In 1940, under the pen-name "Cato" he and two other Beaverbrook journalists (Frank Owen, editor of the Standard, and Peter Howard of the Daily Express) published Guilty Men, attacking the appeasement policy of the Chamberlain government (thus Mr Foot reversed his position of the 1935 election – when he had attacked the Conservatives as militaristic and demanded disarmament in the face of Nazi Germany), which became a run-away best-seller.Beaverbrook made Foot editor of the Evening Standard in 1942 at the age of 28.
He mocked the notion that the Government would make no more territorial demands of other newspapers if they allowed the Mirror to be censored.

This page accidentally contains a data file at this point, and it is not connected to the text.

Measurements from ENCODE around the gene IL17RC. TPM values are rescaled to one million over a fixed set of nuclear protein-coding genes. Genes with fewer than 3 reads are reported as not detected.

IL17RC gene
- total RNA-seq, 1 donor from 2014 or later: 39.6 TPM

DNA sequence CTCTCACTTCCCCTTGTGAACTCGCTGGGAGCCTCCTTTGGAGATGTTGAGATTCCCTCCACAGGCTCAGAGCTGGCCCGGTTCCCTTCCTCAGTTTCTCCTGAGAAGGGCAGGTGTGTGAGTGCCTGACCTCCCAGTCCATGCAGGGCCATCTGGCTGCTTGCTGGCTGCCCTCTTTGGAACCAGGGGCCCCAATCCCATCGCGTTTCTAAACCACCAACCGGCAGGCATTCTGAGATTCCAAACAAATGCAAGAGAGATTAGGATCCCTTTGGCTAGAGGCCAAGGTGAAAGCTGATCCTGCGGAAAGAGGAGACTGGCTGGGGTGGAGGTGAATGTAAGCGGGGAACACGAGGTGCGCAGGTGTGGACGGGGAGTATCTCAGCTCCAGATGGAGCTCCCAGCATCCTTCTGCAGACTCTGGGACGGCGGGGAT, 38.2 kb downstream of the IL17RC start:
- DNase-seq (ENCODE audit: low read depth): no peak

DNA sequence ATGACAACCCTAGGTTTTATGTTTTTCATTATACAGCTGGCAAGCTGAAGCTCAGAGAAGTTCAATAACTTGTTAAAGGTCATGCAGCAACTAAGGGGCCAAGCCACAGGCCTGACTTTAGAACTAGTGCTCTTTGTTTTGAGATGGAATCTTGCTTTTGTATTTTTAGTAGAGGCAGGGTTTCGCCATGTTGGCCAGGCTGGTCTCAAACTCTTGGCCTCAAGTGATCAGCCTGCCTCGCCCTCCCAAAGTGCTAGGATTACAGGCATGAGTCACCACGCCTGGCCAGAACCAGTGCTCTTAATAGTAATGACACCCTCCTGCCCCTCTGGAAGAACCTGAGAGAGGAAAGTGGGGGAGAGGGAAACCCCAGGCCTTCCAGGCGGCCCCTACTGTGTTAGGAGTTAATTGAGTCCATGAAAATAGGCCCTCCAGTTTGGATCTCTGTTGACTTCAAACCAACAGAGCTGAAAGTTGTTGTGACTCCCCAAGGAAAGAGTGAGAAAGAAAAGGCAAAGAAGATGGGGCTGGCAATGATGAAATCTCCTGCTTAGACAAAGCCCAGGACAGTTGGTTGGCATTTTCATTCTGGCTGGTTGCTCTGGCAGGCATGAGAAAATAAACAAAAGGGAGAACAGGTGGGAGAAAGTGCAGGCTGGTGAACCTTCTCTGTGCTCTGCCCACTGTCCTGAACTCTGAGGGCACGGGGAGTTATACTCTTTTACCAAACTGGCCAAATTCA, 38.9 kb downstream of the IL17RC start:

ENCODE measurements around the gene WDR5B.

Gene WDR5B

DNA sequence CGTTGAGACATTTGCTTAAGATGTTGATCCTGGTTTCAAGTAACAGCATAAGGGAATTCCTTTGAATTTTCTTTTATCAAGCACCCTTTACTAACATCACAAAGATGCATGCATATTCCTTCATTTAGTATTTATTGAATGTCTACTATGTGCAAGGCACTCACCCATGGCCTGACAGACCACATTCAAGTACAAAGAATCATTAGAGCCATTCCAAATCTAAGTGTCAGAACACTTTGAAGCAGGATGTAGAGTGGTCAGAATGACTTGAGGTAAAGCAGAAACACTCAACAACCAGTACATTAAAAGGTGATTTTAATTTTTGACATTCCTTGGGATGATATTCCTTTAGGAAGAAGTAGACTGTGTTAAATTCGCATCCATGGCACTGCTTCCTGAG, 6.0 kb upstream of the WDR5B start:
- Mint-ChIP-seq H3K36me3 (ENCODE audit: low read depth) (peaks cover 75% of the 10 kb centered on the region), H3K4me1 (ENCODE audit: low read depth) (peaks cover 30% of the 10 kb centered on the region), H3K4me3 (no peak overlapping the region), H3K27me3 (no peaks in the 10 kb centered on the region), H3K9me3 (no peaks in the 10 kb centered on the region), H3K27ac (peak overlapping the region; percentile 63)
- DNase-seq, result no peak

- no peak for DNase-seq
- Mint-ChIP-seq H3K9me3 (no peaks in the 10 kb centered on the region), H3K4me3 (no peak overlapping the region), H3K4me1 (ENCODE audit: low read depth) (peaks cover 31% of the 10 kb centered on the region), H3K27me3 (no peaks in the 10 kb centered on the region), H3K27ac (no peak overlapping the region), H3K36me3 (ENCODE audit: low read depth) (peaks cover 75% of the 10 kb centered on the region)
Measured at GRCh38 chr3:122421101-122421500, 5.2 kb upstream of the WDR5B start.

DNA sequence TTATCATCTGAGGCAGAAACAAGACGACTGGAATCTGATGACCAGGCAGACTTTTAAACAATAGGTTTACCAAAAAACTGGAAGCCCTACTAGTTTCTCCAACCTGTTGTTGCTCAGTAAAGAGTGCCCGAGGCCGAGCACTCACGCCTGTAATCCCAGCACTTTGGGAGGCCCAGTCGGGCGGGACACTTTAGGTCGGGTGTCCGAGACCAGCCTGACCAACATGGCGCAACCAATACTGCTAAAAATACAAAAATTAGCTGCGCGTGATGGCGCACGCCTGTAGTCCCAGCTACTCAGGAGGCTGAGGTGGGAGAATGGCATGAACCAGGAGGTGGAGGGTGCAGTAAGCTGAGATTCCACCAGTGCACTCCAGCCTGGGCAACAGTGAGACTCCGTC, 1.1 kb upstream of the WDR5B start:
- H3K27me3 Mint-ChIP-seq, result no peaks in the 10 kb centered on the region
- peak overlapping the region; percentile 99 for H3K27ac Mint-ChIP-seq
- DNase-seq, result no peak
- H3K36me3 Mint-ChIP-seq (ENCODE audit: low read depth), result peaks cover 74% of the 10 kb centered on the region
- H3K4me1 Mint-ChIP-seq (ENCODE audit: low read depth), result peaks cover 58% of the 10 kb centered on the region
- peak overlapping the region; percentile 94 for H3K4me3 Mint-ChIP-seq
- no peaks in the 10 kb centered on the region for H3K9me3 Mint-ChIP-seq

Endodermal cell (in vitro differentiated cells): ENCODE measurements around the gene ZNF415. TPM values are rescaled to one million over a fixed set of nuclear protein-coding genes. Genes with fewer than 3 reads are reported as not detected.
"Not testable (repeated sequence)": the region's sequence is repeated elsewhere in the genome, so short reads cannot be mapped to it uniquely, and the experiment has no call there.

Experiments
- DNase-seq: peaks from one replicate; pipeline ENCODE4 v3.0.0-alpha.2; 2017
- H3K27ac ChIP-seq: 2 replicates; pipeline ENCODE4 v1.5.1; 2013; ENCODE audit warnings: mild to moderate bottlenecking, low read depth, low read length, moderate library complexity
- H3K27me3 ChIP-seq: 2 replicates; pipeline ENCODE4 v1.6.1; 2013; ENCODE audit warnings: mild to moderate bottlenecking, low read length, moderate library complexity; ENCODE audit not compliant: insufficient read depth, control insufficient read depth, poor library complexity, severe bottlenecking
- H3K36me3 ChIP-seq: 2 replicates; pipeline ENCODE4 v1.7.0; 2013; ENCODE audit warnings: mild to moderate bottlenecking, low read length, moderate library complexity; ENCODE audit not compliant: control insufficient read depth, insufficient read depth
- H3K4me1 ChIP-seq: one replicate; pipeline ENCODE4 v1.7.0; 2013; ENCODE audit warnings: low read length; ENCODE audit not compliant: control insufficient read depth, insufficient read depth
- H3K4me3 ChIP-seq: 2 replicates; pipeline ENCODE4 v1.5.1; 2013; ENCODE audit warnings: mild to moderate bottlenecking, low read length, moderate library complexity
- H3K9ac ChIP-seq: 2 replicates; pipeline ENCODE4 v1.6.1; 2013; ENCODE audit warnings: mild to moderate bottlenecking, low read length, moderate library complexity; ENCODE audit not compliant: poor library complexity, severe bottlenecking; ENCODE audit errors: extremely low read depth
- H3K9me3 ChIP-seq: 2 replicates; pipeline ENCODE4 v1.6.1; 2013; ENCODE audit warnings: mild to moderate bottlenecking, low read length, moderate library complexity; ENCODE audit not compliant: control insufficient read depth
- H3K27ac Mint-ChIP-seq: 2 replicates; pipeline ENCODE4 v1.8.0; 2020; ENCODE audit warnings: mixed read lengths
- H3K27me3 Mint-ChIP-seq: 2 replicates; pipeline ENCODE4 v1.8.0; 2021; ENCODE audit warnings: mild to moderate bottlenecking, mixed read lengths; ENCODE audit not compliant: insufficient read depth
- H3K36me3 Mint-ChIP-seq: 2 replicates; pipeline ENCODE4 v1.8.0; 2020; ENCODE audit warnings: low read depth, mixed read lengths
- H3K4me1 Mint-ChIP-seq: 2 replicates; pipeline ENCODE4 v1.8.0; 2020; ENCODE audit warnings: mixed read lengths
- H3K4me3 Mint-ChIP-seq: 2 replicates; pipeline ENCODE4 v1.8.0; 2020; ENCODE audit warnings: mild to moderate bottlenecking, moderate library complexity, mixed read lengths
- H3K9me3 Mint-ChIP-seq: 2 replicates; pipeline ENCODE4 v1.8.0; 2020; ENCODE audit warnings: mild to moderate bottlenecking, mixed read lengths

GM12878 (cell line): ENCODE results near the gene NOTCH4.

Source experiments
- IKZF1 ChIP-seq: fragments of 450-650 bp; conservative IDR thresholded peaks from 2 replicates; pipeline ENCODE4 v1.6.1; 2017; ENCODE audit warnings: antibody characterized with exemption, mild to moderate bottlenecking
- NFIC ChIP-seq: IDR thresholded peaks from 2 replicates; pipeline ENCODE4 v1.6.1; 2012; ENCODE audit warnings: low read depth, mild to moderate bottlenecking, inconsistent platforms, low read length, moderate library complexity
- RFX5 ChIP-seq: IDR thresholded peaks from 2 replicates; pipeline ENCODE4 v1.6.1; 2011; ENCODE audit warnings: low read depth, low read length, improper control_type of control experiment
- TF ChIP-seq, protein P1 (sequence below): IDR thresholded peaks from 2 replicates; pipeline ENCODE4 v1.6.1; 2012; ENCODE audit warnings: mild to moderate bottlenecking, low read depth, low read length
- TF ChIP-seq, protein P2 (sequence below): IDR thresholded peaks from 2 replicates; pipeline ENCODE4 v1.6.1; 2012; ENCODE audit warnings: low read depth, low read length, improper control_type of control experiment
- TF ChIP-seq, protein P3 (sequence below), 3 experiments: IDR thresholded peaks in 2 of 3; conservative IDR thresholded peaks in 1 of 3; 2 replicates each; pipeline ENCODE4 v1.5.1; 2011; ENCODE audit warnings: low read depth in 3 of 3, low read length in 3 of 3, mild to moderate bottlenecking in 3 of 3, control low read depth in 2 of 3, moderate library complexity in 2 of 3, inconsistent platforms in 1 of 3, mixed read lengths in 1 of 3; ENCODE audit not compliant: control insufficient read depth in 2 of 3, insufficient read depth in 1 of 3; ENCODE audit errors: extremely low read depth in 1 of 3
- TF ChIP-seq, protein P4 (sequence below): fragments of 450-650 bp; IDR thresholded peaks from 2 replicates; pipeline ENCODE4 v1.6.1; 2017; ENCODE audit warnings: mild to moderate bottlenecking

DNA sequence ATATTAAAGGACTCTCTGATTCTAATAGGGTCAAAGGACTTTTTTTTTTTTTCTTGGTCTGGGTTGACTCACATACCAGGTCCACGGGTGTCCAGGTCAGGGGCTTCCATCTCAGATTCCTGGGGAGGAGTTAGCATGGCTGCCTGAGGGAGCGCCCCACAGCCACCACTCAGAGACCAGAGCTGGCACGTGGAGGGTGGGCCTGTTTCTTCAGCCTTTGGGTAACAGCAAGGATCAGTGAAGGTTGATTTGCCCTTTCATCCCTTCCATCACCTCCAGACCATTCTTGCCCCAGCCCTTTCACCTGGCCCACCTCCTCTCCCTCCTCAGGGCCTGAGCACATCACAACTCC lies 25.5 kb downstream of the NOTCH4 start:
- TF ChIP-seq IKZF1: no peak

Foot left the Standard in 1945 to join the Daily Herald as a columnist.
He was also Deputy Leader of the Labour Party under Callaghan from 1976-80.
Foot was Leader of the Labour Party and Leader of the Opposition from 1980 to 1983.
(Bevan is supposed to have told Beaverbrook on the phone: "I've got a young bloody knight-errant here. Have a look at him.") At the outbreak of the Second World War, Foot volunteered for military service, but was rejected because of his chronic asthma.